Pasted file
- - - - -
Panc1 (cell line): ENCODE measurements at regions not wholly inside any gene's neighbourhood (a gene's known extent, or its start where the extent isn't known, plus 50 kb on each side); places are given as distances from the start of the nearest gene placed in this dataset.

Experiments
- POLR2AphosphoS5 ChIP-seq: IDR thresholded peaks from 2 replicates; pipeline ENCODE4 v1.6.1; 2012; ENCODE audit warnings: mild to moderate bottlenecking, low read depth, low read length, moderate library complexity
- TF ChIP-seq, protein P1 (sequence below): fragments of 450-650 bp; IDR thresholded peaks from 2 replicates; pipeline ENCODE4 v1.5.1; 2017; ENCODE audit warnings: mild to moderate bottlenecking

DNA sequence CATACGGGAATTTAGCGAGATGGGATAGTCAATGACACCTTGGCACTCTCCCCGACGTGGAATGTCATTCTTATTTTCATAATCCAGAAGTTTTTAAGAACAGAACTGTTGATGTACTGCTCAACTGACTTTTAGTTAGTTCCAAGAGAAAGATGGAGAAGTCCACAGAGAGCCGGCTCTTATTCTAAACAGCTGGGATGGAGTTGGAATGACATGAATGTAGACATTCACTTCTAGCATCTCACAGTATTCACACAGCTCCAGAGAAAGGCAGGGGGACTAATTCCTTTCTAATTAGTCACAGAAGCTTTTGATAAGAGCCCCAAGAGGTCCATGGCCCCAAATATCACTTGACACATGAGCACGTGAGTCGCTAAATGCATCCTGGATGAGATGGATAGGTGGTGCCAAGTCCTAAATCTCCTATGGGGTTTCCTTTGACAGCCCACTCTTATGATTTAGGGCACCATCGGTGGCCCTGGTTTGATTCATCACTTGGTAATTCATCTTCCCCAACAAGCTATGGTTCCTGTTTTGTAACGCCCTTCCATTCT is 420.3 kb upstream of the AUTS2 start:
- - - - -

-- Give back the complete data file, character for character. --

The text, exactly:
Panc1 (cell line): ENCODE measurements at regions not wholly inside any gene's neighbourhood (a gene's known extent, or its start where the extent isn't known, plus 50 kb on each side); places are given as distances from the start of the nearest gene placed in this dataset.

Experiments
- POLR2AphosphoS5 ChIP-seq: IDR thresholded peaks from 2 replicates; pipeline ENCODE4 v1.6.1; 2012; ENCODE audit warnings: mild to moderate bottlenecking, low read depth, low read length, moderate library complexity
- TF ChIP-seq, protein P1 (sequence below): fragments of 450-650 bp; IDR thresholded peaks from 2 replicates; pipeline ENCODE4 v1.5.1; 2017; ENCODE audit warnings: mild to moderate bottlenecking

DNA sequence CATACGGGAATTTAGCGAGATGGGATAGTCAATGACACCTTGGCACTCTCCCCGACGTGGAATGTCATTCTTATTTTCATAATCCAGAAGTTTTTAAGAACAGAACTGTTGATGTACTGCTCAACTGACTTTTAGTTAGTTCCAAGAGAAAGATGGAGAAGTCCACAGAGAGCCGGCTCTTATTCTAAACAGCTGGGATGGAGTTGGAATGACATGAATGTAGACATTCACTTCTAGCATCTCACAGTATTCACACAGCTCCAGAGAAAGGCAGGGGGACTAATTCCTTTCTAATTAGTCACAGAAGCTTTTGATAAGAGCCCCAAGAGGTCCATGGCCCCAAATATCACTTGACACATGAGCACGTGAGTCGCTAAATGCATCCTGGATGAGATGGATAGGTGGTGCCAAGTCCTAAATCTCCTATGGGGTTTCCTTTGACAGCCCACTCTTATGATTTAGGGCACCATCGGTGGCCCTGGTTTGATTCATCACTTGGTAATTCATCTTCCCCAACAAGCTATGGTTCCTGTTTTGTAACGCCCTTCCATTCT is 420.3 kb upstream of the AUTS2 start: